The story of Orkla’s time-honoured, beautiful Borregaard Manor in Sarpsborg dates back as far back as the Viking age.
According to the Snorre saga, Borregaard Manor was originally a royal estate, built by the Viking king Olav Haraldsson (St. Olav) near the Sarpfossen waterfall in 1016. Up until the 1300s, the estate was a regular residence for Norwegian kings, especially in the wintertime. After Håkon Magnusson V built Akershus Castle in 1307, the estate was used as a private residence that would become one of Østfold County’s most prominent manor houses.
One winter night in 1702, the estate was swept away by a massive landslide. The owner Jens Werenskiold and his closest family members were rescued, and a new manor was erected on safe ground. Today the manor still stands on the same site.
The building constructed in the 1700s was a one-and-a-half storey house, which covers the southernmost part of the current main wing. In the 1820s a full second storey was added to the main building, owned at the time by Paul Olsen Thrane. The first part of the side wing was built in 1832, when Sir John Henry Pelly took over the estate. The side wing was expanded after World War II.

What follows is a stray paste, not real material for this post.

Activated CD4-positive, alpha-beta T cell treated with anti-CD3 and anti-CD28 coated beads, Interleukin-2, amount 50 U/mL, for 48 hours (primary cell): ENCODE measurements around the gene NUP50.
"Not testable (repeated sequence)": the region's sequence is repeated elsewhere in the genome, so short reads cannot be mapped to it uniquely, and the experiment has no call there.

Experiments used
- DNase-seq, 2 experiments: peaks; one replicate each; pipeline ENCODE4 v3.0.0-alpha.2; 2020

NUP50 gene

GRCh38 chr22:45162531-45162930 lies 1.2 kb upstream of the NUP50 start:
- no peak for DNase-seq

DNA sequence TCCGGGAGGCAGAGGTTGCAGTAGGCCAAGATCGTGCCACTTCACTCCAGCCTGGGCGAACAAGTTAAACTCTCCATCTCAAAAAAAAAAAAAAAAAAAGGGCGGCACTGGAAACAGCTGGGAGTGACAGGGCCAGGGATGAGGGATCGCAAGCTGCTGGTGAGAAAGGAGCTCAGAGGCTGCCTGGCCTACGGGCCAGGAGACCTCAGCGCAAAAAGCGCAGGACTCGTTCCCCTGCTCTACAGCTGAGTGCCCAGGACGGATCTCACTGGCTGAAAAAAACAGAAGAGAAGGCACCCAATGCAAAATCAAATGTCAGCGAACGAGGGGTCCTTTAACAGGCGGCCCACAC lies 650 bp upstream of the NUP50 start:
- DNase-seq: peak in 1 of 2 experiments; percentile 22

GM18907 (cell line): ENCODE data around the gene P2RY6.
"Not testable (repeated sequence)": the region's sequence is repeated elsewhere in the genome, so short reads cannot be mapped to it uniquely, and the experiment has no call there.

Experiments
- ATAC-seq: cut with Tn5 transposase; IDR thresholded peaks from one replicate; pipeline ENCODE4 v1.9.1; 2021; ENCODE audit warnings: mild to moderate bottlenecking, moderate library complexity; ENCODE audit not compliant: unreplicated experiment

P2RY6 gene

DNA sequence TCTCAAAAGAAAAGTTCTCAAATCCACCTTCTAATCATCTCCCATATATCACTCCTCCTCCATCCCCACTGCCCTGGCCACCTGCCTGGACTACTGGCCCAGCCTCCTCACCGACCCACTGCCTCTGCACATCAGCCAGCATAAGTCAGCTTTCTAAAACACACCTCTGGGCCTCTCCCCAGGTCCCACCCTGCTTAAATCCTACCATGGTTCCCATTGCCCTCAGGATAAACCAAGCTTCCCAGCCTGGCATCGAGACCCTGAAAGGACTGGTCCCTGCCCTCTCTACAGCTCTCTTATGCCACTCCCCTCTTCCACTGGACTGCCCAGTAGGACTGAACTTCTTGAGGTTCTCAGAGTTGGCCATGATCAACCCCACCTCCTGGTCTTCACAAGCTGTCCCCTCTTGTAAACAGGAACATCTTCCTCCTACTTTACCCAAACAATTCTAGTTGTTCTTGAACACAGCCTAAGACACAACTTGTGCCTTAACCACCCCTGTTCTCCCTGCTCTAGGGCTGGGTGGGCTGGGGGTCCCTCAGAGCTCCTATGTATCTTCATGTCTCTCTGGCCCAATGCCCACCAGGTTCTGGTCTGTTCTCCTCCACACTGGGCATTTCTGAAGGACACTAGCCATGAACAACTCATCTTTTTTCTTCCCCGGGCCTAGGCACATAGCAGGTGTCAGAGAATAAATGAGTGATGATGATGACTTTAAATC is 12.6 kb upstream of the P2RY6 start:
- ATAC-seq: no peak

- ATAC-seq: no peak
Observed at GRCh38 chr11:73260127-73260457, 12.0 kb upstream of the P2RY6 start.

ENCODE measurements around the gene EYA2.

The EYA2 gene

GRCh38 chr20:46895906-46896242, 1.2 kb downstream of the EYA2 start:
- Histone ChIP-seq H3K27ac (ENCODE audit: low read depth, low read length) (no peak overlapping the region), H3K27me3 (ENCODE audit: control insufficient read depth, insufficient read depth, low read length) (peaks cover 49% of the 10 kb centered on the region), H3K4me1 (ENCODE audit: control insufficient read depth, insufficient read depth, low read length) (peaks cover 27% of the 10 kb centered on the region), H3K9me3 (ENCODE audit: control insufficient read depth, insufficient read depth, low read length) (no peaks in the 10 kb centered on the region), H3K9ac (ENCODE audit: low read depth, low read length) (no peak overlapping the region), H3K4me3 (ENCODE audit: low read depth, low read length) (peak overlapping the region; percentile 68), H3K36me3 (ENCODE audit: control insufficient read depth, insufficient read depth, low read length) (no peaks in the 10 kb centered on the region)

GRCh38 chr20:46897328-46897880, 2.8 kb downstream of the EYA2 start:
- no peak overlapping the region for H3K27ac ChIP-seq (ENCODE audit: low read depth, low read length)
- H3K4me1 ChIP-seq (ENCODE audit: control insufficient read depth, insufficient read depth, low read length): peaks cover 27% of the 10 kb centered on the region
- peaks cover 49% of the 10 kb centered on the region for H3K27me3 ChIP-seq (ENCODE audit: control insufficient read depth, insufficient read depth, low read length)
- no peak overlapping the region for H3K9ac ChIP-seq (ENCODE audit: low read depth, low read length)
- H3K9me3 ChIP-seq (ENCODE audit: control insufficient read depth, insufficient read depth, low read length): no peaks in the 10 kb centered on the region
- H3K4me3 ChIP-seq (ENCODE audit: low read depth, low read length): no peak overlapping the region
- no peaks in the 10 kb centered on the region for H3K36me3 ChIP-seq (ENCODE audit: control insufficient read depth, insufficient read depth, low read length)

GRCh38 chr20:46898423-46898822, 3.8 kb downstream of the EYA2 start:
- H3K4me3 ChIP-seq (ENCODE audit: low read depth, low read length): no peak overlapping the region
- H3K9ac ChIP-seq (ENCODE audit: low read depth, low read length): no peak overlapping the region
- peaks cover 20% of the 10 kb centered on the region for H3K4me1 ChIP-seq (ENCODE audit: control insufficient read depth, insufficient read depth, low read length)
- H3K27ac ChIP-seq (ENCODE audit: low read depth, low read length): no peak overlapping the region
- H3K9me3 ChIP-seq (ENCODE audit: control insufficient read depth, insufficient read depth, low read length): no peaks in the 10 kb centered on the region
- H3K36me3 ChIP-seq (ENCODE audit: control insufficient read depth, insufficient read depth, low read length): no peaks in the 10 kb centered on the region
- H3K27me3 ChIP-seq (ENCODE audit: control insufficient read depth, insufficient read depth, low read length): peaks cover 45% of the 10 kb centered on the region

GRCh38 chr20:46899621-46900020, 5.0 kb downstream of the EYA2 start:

An English company, the Kellner Partington Paper Pulp Co. Ltd., bought the estate in 1889, along with the rights to parts of the Sarpsfossen waterfall, and built a pulp mill. For the next decade the manor was used as a school building for the employees’ children. From 1900 to 1976, the manor served as the residence of the company’s managing directors.
In 1987 Orkla became the owner of Borregaard Manor, infusing new life into the venerable property. Repairs were made to the main house, and the barn was converted into a modern conference facility.
Borregaard reaped international recognition after hosting the secret negotiations in 1993 that culminated in the Oslo Agreement, the peace agreement between the PLO and Israel.
In line with Orkla’s tradition of safeguarding cultural assets, the Group decided in the spring of 2013 to restore the interior of the main house to its former magnificence.
Located on a lovely site in Sarpsborg, Østfold County, the historic property is now in full use as a course and conference centre. Orkla and the Group’s business relations also use it as a hospitality venue.